For someone who knows too much about the way our food is produced, I am super excited by the news that Aldi is making huge strides to rival Whole Foods and make healthier food available to all at a much lower cost. Step by step, Aldi has begun to challenge the ‘whole paycheck’ way of shopping. Some of the newest additions to the Aldi marketplace are: expanding organic choices; banning a number of pesticides from any products; growing the “Never Any!” line of meat, which have no added antibiotics, hormones or other additives; removed artificial colors, partially hydrogenated oils, and MSG from the private-label products (90% of sales); growing the “Simply Nature” line, which has banned more than 125 synthetic ingredients; and sourcing milk, yogurt, sour cream, cottage and other dairy products free of artificial growth hormones. If you are gluten-free, Aldi is your place to shop! There are lots of great choices there especial the “liveGfree” line, and again, at a fraction of the cost. For those that think Aldi doesn’t offer artisan selections, you are off base. I have found lovely cheeses and crackers, smoked salmon, nice wines and delectable chocolates. I have two Aldi stores within a mile and a half from my home and you probably have one nearby as well. Apparently the company plans to open 500 more stores in the next two years. If you haven’t ventured into an Aldi lately, give them a shot. Just remember two things: bring a quarter to borrow a cart (and you get your quarter back when you return the cart) and bring your own bags (which I hope you do regardless). Happy and healthy shopping!
In recent reports, the UN Secretary General Ban Ki-Moon feels that President Elect Donald Trump will have to change his views on climate change (for more on this: http://abcnews.go.com/International/secretary-general-ban-ki-moon-predicts-trump-change/story?id=43547496), and I really hope he is right on this one. Trump said on Twitter and later deleted: “The concept of global warming was created by and for the Chinese in order to make U.S. manufacturing non-competitive.” Please be sure to write to Donald Trump to look at the scientific data on climate change and make advancements. You can write to him here: https://www.donaldjtrump.com/contact.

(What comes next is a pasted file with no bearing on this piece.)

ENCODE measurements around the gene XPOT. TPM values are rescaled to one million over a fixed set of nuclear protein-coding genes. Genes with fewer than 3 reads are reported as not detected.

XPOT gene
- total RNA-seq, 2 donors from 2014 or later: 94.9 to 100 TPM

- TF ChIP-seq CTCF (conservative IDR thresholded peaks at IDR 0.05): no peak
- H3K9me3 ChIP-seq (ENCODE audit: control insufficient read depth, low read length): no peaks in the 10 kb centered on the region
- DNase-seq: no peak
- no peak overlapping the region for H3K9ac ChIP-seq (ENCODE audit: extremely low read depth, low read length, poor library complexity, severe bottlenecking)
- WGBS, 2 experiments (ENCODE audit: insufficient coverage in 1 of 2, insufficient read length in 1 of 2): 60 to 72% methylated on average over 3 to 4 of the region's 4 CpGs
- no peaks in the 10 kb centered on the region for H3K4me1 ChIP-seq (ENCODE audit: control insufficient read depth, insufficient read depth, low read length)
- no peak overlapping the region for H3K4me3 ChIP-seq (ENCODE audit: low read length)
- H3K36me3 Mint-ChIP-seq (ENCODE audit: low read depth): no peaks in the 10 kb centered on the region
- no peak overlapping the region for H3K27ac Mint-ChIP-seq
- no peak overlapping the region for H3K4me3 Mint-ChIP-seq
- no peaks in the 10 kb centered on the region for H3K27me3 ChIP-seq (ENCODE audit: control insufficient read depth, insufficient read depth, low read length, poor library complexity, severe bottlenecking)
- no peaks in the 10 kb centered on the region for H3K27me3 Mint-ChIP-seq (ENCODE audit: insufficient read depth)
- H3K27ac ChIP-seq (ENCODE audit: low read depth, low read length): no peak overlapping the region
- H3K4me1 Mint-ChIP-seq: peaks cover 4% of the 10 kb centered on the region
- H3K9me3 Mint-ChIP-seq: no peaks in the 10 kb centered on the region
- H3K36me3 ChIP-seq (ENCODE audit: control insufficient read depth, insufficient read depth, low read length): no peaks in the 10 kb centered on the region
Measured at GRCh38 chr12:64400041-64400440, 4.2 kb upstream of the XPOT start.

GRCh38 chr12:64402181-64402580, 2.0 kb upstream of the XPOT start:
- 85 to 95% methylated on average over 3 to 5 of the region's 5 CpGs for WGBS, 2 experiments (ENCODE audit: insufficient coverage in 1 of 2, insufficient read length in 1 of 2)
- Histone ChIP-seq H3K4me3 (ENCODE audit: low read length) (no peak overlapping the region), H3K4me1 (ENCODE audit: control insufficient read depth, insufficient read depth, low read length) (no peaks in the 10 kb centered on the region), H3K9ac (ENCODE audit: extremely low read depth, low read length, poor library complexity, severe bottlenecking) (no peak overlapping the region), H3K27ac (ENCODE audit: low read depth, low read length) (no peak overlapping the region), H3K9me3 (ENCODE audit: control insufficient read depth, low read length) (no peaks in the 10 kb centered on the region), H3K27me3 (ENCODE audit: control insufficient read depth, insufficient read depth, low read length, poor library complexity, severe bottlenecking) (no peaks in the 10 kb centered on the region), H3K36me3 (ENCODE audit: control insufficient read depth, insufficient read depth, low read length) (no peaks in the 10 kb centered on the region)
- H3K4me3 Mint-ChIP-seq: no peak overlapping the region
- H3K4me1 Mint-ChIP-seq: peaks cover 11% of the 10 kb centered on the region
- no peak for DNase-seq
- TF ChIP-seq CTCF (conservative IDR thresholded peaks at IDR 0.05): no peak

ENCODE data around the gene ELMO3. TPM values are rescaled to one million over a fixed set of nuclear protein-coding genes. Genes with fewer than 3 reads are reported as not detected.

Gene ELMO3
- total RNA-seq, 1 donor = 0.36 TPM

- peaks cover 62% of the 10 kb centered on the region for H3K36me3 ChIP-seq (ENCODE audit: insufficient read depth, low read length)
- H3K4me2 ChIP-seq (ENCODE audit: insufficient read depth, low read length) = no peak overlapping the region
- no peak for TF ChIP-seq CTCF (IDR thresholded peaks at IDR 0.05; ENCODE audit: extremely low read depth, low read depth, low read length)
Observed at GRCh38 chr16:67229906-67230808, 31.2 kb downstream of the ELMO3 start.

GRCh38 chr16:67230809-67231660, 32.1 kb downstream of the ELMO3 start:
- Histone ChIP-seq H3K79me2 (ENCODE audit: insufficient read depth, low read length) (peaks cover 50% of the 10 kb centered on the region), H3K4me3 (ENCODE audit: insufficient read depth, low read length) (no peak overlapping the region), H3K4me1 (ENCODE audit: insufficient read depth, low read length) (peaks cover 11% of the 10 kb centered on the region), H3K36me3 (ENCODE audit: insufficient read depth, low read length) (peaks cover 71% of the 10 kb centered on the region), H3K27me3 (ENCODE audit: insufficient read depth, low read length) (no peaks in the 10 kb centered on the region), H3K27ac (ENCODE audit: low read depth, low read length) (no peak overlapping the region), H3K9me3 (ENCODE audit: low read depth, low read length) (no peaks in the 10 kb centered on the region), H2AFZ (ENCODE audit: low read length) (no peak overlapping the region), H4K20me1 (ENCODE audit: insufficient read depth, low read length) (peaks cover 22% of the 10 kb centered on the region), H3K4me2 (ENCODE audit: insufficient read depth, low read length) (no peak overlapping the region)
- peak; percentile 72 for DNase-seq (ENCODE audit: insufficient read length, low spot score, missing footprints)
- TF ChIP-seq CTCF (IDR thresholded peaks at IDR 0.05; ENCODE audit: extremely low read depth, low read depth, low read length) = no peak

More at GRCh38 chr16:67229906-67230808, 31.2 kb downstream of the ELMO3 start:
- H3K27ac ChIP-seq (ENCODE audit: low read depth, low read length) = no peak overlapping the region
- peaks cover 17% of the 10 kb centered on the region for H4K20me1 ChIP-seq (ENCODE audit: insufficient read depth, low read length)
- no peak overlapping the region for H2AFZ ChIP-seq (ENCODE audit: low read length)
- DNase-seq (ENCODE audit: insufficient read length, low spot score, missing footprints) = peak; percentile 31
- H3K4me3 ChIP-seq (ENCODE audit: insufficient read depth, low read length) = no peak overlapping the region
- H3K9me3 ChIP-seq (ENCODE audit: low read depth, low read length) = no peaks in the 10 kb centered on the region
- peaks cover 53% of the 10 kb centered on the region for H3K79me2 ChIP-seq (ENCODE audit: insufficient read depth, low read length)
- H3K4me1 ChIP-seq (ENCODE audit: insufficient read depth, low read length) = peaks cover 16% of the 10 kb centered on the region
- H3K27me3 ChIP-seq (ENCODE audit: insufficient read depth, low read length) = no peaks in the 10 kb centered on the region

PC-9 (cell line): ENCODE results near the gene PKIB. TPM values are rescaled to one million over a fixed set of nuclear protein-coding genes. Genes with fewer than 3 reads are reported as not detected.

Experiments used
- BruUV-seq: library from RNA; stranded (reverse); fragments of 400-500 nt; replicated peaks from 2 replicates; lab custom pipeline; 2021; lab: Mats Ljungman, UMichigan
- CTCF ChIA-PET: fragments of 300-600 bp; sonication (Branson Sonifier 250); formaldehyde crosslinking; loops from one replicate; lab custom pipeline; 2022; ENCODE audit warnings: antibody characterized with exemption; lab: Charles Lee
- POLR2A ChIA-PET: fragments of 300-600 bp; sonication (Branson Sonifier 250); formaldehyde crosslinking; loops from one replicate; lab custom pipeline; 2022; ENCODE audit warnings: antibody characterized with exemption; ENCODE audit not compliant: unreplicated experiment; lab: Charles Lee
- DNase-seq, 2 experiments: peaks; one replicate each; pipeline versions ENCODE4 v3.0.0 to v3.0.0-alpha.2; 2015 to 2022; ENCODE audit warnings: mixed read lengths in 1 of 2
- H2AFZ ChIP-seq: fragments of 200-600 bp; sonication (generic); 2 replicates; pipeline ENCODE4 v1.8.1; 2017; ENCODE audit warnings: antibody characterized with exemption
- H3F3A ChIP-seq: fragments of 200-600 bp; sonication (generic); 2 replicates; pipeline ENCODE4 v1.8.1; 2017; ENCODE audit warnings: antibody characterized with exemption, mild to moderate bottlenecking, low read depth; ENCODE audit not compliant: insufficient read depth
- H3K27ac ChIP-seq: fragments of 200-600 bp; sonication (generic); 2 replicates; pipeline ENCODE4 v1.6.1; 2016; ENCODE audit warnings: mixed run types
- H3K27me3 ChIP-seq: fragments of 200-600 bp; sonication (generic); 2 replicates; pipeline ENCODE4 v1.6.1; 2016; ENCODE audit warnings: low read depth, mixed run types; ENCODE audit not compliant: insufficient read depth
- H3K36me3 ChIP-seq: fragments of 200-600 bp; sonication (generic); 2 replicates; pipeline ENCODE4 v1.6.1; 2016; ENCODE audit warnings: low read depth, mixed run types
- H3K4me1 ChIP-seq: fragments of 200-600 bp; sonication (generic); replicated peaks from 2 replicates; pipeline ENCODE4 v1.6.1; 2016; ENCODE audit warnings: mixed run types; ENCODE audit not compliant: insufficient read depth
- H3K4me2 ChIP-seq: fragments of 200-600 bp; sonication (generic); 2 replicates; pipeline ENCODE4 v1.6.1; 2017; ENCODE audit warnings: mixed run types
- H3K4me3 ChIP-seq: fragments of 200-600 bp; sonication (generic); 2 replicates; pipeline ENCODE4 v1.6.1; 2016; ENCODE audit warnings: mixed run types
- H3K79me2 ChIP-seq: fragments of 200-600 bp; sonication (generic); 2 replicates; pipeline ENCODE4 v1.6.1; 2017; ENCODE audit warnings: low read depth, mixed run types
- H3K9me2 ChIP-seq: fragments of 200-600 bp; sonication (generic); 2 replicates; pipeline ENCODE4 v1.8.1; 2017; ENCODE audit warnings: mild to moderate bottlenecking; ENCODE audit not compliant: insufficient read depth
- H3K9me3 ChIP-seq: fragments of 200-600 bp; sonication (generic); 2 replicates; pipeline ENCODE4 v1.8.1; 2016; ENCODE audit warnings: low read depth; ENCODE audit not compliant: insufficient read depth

Tomorrow, April 22nd, is the 46th Earth Day. Make a commitment to do at least one thing, big or small: write to a legislator and ask them to protect the environment or support a sustainable future, make a pledge to buy less stuff, plant something, recycle something you have been meaning to recycle (computer, old paint), or teach someone else something about the environment. Need some other suggestions? Click here: http://www.greeneducationfoundation.org/nationalgreenweeksub/curriculum-and-activities/activities-ngw/1195-top-10-earth-day-activities.html. What will you do?
Oh how I love to sell and buy used stuff. This got me thinking about our students selling and buying our books. I wondered how they could do this. Apparently, our awesome student trustee had this brilliant idea created: http://books.morainevalley.edu/swap_main.asp?. The more people that post, the more savings there will be for everyone. Buying a reused book will not only save money, but will prevent unused books from entering the landfill. It is a win for you, the other person and sustainability. Now go and post your books for sale and buy your books for next semester!
Being a teacher myself, I know that none of us have the summer off. We spend the summers planning for the next year. If you have been toying with bringing more sustainability into your classroom, check out these helpful tips http://www.treehugger.com/htgg/how-to-go-green-school-teachers.html. I might also suggest thinking about a service learning project as well. That will bring in the social justice/equity pillar of sustainability. Don’t forget that sustainability is the intersection of social equity/justice, ecological stability/green, and economic vitality. Happy planning!
You have to watch this to believe it! Truly modern roadways, playlots, driveways, sidewalks, bike paths, and well, you name a surface that isn’t natural and this could be it in a clean energy fashion. These solar roadways would not only create enough energy for the US and then some, but also eliminate the need for snow removal and all of the toxins that go along with that, promote safe driving, create flexible play areas, replace and create jobs, and more.